FDA Announces Funding Opportunity for States to Support Implementation of the FDA Food Safety Modernization Act (FSMA) Produce Rule
The U.S. Food & Drug Administration (FDA) today laid the groundwork for the largest allocation of funds yet — $19 million — to help state agencies support implementation of the FDA Food Safety Modernization Act (FSMA). Specifically, these funds will be used to support implementation of the Produce Safety rule, which became final in November 2015 and establishes enforceable safety standards for the production and harvesting of produce on farms.
Implementation of the produce rule is dependent on partnerships between FDA and the states, both to deliver education and technical assistance and to provide on-going inspection, compliance, and oversight. To support that partnership, the FDA announced the availability of a Funding Opportunity Announcement (FOA) to solicit applications for cooperative agreements with state regulatory agencies to help plan for and develop the infrastructure needed to implement the Produce Safety Rule. This collaboration with states is crucial to successful FSMA implementation because it will help ensure the quality, coordination, consistency, and effectiveness of state and federal efforts to protect the food supply.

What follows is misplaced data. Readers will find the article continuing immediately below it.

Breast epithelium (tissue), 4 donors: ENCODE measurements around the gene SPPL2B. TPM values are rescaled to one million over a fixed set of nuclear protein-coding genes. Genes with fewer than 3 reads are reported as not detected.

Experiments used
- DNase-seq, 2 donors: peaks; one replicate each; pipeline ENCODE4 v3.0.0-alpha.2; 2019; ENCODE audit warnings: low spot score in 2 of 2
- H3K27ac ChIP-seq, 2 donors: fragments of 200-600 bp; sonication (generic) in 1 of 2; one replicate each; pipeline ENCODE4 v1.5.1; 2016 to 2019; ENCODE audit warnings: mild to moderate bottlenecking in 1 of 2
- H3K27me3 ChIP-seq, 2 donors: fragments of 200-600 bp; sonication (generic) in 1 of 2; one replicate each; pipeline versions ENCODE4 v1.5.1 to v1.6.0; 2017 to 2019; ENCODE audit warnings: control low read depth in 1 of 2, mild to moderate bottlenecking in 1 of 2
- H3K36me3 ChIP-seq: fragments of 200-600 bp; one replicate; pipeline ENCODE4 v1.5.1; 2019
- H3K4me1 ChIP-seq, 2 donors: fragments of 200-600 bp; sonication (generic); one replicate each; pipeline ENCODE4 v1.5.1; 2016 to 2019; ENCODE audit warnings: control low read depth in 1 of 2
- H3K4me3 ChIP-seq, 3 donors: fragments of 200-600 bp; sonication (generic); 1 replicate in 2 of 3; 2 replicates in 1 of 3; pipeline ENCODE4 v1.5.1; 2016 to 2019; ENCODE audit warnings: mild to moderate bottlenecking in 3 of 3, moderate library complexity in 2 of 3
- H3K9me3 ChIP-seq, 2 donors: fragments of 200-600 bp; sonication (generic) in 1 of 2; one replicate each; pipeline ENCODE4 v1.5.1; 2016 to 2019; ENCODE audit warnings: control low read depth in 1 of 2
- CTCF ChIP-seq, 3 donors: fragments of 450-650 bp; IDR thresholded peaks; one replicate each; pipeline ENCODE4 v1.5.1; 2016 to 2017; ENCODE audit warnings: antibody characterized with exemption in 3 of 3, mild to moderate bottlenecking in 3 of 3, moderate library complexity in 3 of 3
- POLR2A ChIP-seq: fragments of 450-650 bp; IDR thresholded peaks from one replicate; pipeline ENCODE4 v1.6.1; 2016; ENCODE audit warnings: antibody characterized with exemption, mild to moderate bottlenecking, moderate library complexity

The funding opportunity is available to all states and U.S. territories and is especially relevant to those states with the largest number of covered produce farms under the FSMA Produce Rule, to begin the planning for and development of a state produce safety program. Applicants are encouraged to utilize these funds for planning, infrastructure building, training and education, and other related activities. Up to 55 awards may be awarded. Funding availability for this FOA is $19M for Fiscal Year (FY) 2016 and will continue for five years, subject to availability of funding from Congress.
State regulatory agencies have a better understanding and knowledge of the specific growing and harvesting practices in their areas and many have long standing relationships with produce growers and produce associations. Therefore, FDA considers collaboration with states to be very important for successful implementation of the Produce Rule. Funding for these efforts is a primary FDA goal. State governments are full partners in implementing the key aspects of the preventive controls and produce safety rules under FSMA and fully funding states to do this important public health work is critical.
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